A Jammed Door Is Locking Astronomers Out Of The X-Ray Universe

A jammed door is locking astronomers out of the X-ray universe. With Chandra’s fate uncertain, XRISM carries the hopes of X-ray astronomers across the globe — but a technical issue is holding it back from achieving its full potential. Just outside Hiroya Yamaguchi’s office is a blackboard crowded with exploded stars, spaceship schematics, and spectral lines. Yamaguchi, an associate professor at Japan’s Institute of Space and Astronautical Science, stands in front of it, explaining XRISM.

XRISM, a partnership between NASA, JAXA, and ESA, was launched on September 6, 2023, with high expectations. JAXA’s previous X-ray telescopes, Suzaku and Hitomi, faced issues after launch. Suzaku’s spectrometer malfunctioned, while Hitomi broke apart after its first light image. Despite this, XRISM has been performing well, providing unexpected discoveries since first light in January.

However, a problem persists. The telescope’s main instrument, Resolve, is functioning, but its aperture door remains jammed. Multiple attempts to open the door have failed. NASA and JAXA are considering operating the spacecraft as is for 18 months before another attempt.

The jammed door presents a dilemma. The spacecraft is delivering exciting data, but opening the door could reveal even more about the universe. X-rays allow astronomers to study energetic phenomena, but Earth’s atmosphere blocks them, necessitating space-based telescopes.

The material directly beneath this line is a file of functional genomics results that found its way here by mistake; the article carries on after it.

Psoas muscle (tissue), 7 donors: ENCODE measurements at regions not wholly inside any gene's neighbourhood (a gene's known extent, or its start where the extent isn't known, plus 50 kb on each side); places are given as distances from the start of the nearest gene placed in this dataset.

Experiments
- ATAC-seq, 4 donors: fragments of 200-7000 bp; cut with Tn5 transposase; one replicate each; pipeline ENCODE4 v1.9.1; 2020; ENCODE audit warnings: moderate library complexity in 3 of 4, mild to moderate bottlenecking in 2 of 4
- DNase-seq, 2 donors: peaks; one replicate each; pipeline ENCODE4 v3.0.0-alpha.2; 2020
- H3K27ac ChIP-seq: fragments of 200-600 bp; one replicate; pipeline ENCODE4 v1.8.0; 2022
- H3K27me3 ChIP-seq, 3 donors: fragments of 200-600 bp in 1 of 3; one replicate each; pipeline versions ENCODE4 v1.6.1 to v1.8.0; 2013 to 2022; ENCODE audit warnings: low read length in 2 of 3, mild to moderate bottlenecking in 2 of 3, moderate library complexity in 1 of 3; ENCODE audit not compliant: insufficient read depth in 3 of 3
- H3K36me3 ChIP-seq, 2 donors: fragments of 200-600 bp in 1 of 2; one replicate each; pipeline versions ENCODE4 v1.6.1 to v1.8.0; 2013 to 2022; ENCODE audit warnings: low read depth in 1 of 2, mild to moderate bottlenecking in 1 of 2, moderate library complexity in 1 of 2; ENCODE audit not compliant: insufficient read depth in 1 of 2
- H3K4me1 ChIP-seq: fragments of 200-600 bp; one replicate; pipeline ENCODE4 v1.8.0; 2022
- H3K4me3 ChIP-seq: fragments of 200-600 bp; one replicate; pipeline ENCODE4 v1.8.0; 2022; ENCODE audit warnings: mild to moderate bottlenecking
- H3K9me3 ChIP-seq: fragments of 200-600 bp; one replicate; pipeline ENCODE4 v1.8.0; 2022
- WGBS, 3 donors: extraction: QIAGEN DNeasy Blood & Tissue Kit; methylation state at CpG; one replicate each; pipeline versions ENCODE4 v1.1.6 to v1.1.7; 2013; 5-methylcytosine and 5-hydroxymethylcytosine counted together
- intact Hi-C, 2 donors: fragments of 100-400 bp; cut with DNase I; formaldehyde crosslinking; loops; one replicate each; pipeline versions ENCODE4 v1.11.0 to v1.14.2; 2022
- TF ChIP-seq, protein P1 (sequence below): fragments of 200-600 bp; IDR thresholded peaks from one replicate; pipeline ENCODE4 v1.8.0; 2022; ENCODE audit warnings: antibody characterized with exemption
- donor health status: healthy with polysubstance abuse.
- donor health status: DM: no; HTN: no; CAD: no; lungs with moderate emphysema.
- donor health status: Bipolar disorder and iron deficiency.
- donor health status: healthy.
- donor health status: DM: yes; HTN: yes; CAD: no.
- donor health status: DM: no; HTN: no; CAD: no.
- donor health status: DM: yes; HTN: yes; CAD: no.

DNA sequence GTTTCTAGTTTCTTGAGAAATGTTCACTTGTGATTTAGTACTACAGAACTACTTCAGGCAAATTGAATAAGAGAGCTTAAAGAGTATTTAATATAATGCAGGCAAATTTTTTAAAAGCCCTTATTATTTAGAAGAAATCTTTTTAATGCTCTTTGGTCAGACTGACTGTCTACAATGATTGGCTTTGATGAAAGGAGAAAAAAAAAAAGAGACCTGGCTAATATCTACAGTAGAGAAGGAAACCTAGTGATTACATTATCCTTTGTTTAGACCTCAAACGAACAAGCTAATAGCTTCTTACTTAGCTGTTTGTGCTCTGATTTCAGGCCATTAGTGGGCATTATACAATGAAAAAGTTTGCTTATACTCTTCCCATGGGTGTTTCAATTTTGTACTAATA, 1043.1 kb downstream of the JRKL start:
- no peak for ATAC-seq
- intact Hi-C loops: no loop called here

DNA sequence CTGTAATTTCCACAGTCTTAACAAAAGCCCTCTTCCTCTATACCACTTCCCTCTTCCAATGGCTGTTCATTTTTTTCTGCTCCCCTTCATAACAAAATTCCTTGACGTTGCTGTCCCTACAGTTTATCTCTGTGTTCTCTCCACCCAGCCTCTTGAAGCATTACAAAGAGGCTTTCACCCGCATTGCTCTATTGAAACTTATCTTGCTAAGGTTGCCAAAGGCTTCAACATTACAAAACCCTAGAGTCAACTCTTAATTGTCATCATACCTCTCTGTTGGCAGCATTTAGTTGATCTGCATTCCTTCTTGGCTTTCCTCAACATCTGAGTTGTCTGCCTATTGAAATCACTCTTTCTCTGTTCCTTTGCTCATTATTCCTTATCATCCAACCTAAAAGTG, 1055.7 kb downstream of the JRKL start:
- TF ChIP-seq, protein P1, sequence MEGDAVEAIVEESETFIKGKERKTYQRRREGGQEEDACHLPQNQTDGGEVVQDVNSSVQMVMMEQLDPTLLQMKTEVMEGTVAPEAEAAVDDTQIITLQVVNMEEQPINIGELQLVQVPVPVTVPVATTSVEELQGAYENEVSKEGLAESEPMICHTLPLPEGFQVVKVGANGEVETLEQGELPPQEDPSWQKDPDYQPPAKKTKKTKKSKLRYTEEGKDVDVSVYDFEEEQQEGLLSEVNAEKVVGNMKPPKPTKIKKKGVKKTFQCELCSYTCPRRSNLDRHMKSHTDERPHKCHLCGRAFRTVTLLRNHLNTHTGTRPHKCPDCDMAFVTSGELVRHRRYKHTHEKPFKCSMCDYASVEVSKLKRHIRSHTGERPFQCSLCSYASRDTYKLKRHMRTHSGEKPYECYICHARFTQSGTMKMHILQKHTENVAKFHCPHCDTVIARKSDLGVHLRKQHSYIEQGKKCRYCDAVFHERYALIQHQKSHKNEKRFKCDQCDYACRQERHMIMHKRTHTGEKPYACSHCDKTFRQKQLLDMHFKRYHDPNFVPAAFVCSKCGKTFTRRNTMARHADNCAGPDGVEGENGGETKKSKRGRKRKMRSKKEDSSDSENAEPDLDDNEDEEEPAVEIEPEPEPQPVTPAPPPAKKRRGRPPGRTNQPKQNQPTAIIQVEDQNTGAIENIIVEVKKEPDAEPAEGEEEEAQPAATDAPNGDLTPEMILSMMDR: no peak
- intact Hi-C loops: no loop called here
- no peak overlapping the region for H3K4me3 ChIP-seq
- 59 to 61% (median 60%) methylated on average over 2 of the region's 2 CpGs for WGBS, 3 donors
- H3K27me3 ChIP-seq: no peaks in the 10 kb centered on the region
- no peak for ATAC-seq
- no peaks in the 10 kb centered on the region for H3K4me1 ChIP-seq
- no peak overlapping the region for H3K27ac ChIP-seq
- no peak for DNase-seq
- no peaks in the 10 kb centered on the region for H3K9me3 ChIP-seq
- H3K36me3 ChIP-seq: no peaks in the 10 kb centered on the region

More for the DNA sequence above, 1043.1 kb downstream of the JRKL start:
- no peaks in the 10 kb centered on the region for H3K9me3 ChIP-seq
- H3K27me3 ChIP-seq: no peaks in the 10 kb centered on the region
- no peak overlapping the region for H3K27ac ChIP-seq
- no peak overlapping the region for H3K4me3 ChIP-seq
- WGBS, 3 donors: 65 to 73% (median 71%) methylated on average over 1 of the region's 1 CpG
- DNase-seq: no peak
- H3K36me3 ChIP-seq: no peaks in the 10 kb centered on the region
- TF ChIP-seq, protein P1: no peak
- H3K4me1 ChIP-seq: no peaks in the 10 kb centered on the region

“We’re unraveling the composition of the universe,” says Aurora Simionescu, an astrophysicist at the Netherlands Institute for Space Research. XRISM’s Resolve is a microcalorimeter spectrometer, converting X-rays to heat and measuring minute temperature changes. It needs to be extremely cold, achieved by chemical and mechanical means.

Chandra uses a different X-ray detector with CCDs. Resolve can measure higher energies with greater resolution, allowing detailed studies of atomic physics and X-ray sources. Chandra excels in imaging quality due to its high-quality X-ray mirrors.

The jammed door blocks low-energy X-rays, but XRISM continues to explore high-energy X-rays effectively. Scientists must weigh the risk of trying to open the door. Despite the setback, XRISM is collecting valuable data. Simionescu is particularly interested in studying galactic atmospheres, currently inaccessible due to the closed gate valve.

The situation is a tough break for Simionescu and others, but the field of X-ray astronomy remains hopeful. “The most beautiful thing is when you look at the data, and it looks nothing like what you expected,” she says.

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